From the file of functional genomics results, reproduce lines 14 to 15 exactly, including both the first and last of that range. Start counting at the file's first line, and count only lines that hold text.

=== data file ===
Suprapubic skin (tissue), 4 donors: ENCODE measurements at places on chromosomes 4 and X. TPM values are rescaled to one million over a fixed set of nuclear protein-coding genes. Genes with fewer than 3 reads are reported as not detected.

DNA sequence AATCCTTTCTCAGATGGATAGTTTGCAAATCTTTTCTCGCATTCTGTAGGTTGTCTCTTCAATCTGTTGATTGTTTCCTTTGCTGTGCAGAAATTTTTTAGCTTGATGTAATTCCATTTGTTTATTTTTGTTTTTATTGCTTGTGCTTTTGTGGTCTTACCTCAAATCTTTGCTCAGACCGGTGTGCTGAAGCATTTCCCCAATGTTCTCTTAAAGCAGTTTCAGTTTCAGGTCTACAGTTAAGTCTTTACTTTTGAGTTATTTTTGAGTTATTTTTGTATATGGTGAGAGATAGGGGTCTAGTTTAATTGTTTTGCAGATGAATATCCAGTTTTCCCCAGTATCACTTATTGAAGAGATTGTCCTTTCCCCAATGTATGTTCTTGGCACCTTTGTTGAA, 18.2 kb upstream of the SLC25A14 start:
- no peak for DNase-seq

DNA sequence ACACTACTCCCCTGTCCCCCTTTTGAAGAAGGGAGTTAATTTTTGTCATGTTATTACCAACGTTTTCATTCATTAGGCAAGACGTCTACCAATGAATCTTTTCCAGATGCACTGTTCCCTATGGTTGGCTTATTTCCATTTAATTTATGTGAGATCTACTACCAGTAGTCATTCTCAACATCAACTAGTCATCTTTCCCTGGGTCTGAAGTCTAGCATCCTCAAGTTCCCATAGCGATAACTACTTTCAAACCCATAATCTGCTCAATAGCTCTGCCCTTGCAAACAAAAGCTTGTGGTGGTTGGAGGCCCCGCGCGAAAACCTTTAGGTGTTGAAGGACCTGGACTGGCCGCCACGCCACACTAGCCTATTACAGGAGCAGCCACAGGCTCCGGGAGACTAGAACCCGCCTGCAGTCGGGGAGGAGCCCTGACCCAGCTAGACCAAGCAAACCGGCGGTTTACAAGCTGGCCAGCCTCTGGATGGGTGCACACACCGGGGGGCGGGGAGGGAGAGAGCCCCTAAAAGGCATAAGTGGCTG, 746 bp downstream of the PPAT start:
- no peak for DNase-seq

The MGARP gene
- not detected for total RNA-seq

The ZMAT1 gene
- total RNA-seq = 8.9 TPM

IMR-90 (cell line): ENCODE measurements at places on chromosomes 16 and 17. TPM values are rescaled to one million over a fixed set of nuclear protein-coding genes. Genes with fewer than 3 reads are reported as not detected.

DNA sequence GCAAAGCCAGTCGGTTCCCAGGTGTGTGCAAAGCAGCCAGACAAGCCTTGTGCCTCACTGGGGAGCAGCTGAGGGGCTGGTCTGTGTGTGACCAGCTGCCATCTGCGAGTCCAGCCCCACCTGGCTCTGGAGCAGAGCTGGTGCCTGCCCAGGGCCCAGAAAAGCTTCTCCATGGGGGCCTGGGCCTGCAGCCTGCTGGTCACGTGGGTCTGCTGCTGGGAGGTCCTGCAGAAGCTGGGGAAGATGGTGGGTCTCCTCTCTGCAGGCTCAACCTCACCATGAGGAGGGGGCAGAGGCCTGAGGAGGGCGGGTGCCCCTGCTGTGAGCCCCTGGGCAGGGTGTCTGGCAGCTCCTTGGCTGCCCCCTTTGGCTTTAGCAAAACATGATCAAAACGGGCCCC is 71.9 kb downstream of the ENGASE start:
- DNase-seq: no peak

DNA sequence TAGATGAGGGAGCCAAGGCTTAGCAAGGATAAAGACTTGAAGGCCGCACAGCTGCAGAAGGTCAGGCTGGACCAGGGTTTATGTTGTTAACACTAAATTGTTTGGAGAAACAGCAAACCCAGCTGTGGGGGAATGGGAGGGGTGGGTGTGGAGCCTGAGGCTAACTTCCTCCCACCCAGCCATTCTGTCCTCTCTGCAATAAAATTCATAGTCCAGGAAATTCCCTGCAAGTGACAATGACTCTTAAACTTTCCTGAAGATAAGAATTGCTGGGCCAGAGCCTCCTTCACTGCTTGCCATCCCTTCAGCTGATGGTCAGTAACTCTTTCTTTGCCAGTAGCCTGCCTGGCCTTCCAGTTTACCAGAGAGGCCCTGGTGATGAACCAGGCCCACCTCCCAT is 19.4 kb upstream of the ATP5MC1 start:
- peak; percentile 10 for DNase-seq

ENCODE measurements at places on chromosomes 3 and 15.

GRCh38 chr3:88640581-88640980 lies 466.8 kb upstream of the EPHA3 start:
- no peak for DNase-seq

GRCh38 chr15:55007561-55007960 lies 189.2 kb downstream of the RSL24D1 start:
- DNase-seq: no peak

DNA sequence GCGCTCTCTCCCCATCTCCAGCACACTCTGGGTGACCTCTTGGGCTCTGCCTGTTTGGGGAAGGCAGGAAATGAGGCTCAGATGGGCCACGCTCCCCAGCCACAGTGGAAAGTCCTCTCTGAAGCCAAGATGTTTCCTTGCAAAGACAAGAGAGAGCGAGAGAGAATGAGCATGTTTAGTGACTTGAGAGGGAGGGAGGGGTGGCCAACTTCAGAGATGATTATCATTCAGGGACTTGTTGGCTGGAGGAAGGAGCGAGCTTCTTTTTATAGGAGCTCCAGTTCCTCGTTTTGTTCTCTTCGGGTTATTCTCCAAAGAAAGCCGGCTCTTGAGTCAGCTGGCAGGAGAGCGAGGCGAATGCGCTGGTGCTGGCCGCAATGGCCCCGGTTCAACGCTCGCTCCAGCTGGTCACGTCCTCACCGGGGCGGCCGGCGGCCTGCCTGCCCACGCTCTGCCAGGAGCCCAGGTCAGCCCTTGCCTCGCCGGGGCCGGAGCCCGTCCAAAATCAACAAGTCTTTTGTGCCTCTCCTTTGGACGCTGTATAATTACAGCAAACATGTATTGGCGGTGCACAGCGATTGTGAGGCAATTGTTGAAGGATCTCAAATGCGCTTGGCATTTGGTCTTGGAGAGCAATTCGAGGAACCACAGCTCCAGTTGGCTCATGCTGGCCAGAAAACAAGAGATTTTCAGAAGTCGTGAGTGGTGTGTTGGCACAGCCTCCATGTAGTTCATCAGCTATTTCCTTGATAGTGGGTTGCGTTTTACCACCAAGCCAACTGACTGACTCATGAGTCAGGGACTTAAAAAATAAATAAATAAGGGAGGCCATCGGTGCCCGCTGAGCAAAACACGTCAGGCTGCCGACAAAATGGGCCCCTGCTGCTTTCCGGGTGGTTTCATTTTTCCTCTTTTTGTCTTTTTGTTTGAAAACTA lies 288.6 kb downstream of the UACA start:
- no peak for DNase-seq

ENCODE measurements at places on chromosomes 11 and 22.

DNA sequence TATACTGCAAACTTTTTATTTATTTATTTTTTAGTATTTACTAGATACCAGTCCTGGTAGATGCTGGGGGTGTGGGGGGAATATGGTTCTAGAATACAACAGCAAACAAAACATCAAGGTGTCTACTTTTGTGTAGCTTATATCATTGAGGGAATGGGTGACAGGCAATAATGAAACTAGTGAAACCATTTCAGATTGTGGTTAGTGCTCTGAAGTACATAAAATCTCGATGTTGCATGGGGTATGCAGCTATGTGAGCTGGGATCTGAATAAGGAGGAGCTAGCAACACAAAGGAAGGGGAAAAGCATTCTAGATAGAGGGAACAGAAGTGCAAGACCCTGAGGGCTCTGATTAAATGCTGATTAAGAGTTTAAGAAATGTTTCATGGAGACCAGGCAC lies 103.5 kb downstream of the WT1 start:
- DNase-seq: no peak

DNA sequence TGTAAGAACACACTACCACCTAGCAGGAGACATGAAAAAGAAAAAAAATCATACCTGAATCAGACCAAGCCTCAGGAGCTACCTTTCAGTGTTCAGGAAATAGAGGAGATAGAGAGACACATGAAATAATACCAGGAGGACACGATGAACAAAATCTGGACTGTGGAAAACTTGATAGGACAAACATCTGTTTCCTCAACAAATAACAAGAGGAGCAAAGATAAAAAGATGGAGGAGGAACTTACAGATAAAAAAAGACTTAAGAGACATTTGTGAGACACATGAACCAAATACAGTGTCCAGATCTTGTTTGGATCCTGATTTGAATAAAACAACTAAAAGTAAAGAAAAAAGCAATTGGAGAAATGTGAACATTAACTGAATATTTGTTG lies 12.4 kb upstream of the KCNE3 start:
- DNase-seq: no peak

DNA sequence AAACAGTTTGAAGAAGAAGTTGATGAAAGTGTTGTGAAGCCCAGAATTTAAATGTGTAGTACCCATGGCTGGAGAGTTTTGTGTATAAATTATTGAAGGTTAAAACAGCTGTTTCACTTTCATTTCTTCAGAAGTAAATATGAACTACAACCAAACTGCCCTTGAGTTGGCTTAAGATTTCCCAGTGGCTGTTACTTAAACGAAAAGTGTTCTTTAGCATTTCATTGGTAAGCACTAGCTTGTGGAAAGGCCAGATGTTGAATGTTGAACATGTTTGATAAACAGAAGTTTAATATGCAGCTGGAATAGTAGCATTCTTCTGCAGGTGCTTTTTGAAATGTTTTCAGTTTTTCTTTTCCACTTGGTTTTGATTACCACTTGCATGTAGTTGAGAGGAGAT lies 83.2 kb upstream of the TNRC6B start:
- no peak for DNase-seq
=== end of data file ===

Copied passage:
- peak; percentile 10 for DNase-seq

ENCODE measurements at places on chromosomes 3 and 15.